A person can expect meth to remain in their system for at least four days.
Drug Testing for Meth
Traces of methamphetamines can stay in the body for days after use, with meth use detectable in hair even months later. When a person uses meth, it is distributed throughout the body, with the highest uptake occurring in a person’s:
For reasons related to how the body processes drugs and disposes of waste materials, urine is usually where meth is most immediately detectable for the longest period of time, with the drug generally remaining detectable in a person’s urine for about four days from cessation of use. After about a week from a person’s initial use, hair will begin to also have detectable traces of the drug, remaining detectable in hair for about three months.
The following is a chart of common sources of samples that might be tested for meth use and approximately how long the drug is detectable in each:
|Source of Sample||How Long Is Meth Detectable?|
|Blood||> 4 days after use|
|Saliva||> 4 days after use|
|Urine||~ 4 days after use|
|Hair||~ 3 months after use|
How Is Meth Metabolized?
When a person uses meth, approximately 37 to 54 percent is eventually eliminated unchanged through the urine. The rest is primarily eliminated via hepatic metabolism. This is when the liver, through a polymorphic enzyme cytochrome, converts methamphetamines into primarily two substances:
In simpler terms, meth first enters the body, having its characteristic effects. As it flows through the liver, some of it is processed via enzymes and broken down into different parts called metabolites. Eventually, it is largely urinated out as either unaltered methamphetamine or processed metabolites.
How Long Can a Test Detect Meth in the Body?
Meth use can be detected very shortly after use, within a few hours or less.
The exact amount of time meth can be detected in the body is going to vary by user. Generally speaking, methamphetamine use is detectable for at least four days after use.
The best way to test for methamphetamine use in an individual is usually urine. Urine tests are less invasive than blood testing, and they’re cheaper.
If a person has not used methamphetamines recently, it becomes much harder to detect their past use through the current drug-testing methodology. Generally speaking, the only way it can be detected is after about a week through a person’s hair.
Factors That Impact Meth’s Presence in the Body
The amount of meth a person uses is going to impact how much is present in their body. Obviously, putting more methamphetamines into your system means more is generally going to be present. It also means your meth use has the potential to be detected for a longer period of time.
While not well studied in reference to illicit drug use, an individual’s size and organ health can also affect how meth is processed and expelled. Liver and kidney health in particular can impact how long meth remains in the body as well as the body’s overall ability to tolerate the drug.
How Long Do the Effects of Meth Last?
When swallowed, a meth high peaks at about two to four hours. A user will feel a sense of euphoria that is not as addictive as when snorting, smoking, or injecting the drug. That being said, swallowing meth is still very addictive. After that initial peak, the effects of meth will begin to fade.
When meth is snorted, smoked, or injected, a peak happens in minutes. This is because taking meth in these ways allows the drug to reach the brain faster. This creates an intense and highly addictive rush. When taken in this way, the effects of meth tend to fade much more quickly than when taking it orally.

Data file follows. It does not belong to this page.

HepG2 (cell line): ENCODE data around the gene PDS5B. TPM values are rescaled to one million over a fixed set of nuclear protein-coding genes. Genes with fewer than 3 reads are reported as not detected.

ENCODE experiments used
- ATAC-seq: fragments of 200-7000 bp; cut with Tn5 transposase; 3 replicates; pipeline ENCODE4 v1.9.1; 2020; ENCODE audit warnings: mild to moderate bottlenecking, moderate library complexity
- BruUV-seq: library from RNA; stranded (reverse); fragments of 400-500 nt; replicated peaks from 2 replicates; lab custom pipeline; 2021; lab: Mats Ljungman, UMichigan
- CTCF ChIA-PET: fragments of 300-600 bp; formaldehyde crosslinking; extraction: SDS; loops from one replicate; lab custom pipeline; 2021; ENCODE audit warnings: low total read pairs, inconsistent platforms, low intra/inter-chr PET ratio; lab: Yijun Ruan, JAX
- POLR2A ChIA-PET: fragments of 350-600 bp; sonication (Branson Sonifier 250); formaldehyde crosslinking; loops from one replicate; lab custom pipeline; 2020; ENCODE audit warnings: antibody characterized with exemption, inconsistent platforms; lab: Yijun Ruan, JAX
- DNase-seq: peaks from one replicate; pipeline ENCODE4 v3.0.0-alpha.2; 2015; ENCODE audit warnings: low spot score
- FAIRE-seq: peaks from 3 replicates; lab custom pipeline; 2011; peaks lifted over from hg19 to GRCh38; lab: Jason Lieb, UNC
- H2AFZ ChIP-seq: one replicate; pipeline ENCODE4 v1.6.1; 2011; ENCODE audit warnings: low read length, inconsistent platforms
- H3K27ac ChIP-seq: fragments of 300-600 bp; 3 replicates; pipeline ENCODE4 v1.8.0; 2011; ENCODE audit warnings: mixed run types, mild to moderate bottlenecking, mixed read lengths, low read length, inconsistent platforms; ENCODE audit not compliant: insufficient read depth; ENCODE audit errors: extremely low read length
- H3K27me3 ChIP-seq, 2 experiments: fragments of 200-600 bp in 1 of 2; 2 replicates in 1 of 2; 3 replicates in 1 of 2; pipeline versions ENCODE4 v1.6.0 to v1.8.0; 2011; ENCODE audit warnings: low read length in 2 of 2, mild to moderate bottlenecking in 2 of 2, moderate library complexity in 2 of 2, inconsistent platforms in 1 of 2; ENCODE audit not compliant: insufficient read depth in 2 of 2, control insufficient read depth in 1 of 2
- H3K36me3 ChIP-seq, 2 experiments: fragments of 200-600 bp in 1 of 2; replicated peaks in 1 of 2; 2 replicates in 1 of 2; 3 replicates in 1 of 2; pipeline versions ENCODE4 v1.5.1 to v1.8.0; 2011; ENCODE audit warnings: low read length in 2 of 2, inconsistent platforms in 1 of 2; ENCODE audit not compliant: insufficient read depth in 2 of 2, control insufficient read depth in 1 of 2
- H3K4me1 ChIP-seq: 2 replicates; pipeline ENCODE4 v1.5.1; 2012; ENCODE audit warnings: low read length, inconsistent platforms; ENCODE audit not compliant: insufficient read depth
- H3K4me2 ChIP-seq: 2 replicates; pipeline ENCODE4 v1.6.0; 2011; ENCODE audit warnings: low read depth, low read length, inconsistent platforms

Unfortunately, many people who use meth repeatedly use the drug, taking another dose before the initial dose fully wears off. This can make a person high for days in what is called a binge-and-crash pattern of drug abuse. Using meth in this way may make sleeping impossible and cause a person to potentially neglect basic self-care habits like drinking water or eating.
Meth Withdrawal & Detox Symptoms
Meth withdrawal can be difficult, with one small study concluding most people going through withdrawal experience “mild-moderate level” depressive symptoms during their first week of recovery along with symptoms of psychosis.
Depression and psychosis generally go away after that initial week of withdrawal, although a person will still have a strong craving for meth for at least two weeks. After this point, a person’s cravings for meth generally continue to decline until about the fifth week.
Notably, a person may still feel drawn to use methamphetamine even after going through withdrawal and successfully detoxing from the drug. Part of addiction is often psychological dependence, where a person may begin to rely on drug use to avoid certain emotional problems in their life.
This is why comprehensive addiction treatment is important, as expert drug counselors can help you resist drug abuse on a long-term basis. In addiction therapy, you’ll address the underlying issues that led you to abuse meth in the first place, and you’ll develop coping mechanisms to help you resist cravings for the drug in the future.
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- Interaction and Transport of Methamphetamine and its Primary Metabolites by Organic Cation and Multidrug and Toxin Extrusion Transporters. (July 2017). Drug Metabolism and Disposition.
- Is a Blood Test Better than a Urine Drug Test? Workplace Safety Screenings.
- Methamphetamine. National Institute on Drug Abuse.
- Should Doctors Consider Body Size When Prescribing Drugs? (June 2018). The New York Times.
- Withdrawal Symptoms in Abstinent Methamphetamine-Dependent Subjects. (September 2010). Addiction.